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The days of collecting business cards to stuff in the rolodex are long gone. When it comes to networking, technology has proven rather useful as anyone you need to meet or know is simply a Google search and email away (though your email could fall into the digital ether if you the person you're reaching out doesn't know you).
However, just because you can email and digitally meet almost anyone, that doesn't mean you should avoid in-person networking. Meeting and getting to know other professionals in a pseudo-social setting is great for building your own trusted network that will actually answer your phone calls and emails. And thanks to those handy smartphones we all have these days, networking can be much more impactful.
Below, you'll find three tips to help you leverage your smartphone for building, and nurturing, your network.
Forget handing out business cards when networking. The fact that you basically have a powerful computer that fits in your hand means that you have virtually no excuse for not immediately connecting digitally with new contacts you meet in person. Using the various popular social media platforms, like LinkedIn, Twitter, or Facebook, is a great way to keep up with the people you meet while networking without handing out your personal phone number.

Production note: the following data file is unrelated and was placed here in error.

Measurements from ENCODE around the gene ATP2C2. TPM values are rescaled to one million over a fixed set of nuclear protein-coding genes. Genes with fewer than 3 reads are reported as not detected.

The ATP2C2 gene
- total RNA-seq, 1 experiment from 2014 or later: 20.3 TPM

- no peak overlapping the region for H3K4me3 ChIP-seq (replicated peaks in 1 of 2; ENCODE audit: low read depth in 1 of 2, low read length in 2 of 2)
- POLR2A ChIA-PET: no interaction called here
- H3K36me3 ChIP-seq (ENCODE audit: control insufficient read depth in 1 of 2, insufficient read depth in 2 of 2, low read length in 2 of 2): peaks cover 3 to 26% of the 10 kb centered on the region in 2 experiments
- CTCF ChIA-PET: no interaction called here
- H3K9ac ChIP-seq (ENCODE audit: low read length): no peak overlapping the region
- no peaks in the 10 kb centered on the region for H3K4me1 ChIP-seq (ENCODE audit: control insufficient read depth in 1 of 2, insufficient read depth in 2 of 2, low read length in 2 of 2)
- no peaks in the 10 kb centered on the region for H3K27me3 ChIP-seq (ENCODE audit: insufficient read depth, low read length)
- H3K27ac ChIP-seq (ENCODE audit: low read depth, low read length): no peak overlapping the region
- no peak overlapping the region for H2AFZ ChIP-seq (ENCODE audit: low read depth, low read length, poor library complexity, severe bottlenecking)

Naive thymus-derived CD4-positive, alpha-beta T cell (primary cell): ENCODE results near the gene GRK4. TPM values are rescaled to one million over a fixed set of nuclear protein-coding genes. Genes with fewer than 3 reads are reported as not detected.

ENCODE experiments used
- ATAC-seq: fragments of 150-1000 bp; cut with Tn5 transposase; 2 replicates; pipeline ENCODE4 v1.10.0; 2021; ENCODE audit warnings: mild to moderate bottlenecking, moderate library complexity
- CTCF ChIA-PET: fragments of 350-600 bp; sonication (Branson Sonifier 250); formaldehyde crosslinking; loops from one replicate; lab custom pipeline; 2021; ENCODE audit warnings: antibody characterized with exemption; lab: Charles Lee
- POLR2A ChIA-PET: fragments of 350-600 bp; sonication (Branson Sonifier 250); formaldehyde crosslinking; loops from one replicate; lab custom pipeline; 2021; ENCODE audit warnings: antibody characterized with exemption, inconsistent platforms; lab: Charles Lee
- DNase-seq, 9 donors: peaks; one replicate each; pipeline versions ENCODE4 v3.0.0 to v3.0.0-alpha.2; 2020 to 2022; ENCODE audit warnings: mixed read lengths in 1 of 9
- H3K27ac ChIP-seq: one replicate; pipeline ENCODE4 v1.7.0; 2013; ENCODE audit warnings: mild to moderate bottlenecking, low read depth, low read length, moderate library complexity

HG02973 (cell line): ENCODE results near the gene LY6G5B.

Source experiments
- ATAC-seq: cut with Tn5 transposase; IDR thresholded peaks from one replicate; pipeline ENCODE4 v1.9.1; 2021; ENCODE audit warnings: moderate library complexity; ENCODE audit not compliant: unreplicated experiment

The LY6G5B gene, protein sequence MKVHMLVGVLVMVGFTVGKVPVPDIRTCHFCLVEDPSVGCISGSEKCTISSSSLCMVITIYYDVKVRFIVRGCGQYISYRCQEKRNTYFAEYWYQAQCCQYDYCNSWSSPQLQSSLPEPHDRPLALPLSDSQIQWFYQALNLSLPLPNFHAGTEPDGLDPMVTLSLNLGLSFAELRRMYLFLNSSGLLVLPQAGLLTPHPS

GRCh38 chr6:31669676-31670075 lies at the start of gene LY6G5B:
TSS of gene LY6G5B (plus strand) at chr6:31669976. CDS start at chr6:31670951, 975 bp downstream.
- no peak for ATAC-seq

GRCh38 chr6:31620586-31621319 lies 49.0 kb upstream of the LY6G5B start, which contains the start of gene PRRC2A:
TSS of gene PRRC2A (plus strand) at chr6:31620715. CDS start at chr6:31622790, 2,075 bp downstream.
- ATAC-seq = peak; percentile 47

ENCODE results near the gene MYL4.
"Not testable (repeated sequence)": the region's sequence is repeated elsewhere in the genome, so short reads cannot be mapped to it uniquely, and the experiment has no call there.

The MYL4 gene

Social media is a boon for attracting consumers, especially for small and solo consumer facing practices that have figured out how to post interesting content. Whether it's simply a picture of your office or the courthouse steps in the morning light, or a blog post about a recent verdict or newsworthy legal topic, you can use that powerful handheld of yours to make amazing content, anywhere, and at almost any time.
Posting creative, worthwhile, content is incredibly helpful with keeping up with your network online. If you've been connecting with other professionals on LinkedIn, Twitter, or Facebook, make sure you share your content on all the platforms you are on. By creating content and posting it, you are more likely to pop up in other people's social feeds, and it gives others a reason to not only remember you, but it may prompt some to reach out too.
When it comes to keeping up with your network, a new trend that has been well received involves sending check-ins via video message. Rather than typing out that email asking that person you just met if they're still on board with your plans for world domination, recording a short video on your smartphone to say hello and check-in makes your communication a bit more personal and impactful.
Meeting with a lawyer can help you understand your options and how to best protect your rights. Visit our attorney directory to find a lawyer near you who can help.